Silk Road in the News #7 – Roman Jewelry in 5th C. Japanese Tomb

New evidence of the power and reach of the Silk Road seems to be puzzling and mystifying scholars. Roman jewelry was recently found in in a Japanese tomb dating from the 5th Century ACE. Why this startles anyone is beyond me. The network of maritime and land traders that we now know as the Silk Road linked west and east as far back as 2000 years BCE when episodic trade between Afghanistan and China began for lapis lazuli and jade. Humans being human, news of beautiful, desirable or delicious things spread rapidly. In addition, migration, forced or voluntary (for economic reasons) was common and brought people together in unlikely combinations – Jews in China, Greeks in Timur’s Uzbekistan, Arabs in Venice, Chinese in Azerbaijan and Africa etc.

The discovery in question is three glass beads, each about 5 mm in diameter that are clearly of Roman manufacture – showing the layered glass and gilt technique common in the empire as well as natron in the manufacture of the glass. In the photos above, it is easy to see the layering – especially in the bead on the right. The flecks of gold gilt are evident on both. Beautiful indeed. One can see why they were precious even in Japan, far away from their point of manufacture.

Tests run by the Nara National Research Institute for Cultural Properties have revealed three glass beads discovered in the Fifth Century “Utsukushi” burial mound in Nagaoka, near Kyoto, were probably made in Rome sometime between the first and the fourth century ACE.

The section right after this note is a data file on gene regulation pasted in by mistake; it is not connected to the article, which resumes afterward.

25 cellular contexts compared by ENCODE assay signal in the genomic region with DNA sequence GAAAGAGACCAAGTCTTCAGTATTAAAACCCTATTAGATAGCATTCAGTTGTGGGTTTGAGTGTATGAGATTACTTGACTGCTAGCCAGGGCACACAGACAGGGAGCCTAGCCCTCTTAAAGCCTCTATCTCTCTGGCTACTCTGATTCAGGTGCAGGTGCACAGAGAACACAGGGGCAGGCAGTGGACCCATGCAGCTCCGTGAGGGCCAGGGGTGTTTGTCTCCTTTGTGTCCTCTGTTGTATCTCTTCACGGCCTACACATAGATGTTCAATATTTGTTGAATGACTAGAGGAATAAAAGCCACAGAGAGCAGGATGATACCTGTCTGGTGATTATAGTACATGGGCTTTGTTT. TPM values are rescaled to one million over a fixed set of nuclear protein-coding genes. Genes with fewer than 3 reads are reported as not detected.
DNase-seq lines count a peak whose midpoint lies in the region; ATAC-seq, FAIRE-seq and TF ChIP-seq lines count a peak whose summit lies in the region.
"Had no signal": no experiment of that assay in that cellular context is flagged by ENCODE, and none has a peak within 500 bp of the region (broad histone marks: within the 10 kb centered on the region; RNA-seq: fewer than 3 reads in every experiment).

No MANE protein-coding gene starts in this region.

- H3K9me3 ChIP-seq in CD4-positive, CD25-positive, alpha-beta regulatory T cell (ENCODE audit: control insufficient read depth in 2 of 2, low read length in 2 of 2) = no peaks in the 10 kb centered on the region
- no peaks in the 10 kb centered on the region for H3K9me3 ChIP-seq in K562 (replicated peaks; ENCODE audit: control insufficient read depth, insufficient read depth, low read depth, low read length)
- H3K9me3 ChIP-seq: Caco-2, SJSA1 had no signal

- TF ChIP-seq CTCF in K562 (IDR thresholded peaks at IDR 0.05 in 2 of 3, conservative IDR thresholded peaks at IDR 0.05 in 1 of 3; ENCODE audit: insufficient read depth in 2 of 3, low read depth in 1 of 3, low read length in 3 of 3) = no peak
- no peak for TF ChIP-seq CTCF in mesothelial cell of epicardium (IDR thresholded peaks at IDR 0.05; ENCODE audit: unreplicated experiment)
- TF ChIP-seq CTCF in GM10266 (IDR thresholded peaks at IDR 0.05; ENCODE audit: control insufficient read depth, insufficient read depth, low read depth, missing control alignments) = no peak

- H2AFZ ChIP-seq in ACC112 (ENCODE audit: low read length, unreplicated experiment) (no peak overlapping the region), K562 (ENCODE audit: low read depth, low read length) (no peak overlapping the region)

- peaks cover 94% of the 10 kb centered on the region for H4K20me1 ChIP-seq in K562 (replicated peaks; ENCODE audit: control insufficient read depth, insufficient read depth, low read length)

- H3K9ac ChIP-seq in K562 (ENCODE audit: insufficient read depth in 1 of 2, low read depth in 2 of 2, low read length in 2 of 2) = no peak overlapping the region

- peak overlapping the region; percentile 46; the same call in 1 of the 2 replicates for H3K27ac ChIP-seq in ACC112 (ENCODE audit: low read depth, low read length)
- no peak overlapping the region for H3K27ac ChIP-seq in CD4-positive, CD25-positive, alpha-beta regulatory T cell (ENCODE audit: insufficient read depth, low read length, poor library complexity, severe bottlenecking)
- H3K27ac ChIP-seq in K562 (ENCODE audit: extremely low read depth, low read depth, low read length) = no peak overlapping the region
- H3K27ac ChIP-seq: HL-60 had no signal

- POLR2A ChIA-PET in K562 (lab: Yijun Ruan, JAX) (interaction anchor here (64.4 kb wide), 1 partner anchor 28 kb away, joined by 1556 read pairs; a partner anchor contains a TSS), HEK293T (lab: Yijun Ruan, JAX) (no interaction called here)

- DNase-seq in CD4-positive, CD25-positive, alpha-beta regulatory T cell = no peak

How, exactly, the beads got to Japan is not known? They could have been recent purchases, or heirlooms handed down from parent to child for centuries before their burial, or they could have come to Japan along with the many Chinese and Korean immigrants who became naturalized Japanese and held important positions at the Yamato court during the Kofun period (250-538 A.D.). The tomb itself dates back to the Yamato period of Japanese history, an era marked by inter-provincial warfare when the Imperial capitol was located in Nara.

But to be sure, the Silk Road complex of trading networks on sea and land that ran from Europe through Africa, Arabia, Persia, India, China, and Korea to Japan and back again was how they traveled from Rome to Japan. Traders did local legs of the massive voyage, stopping at market cities to sell their goods which would then be traded again a little further away and so on, until silk from China wound up adorning Roman emperors and Roman gold-flecked glassware jewels ended up the prized possession of a 5th century Japanese nobleman. (Words by Laura Kelley. Photos by Nara National Research Institute.)

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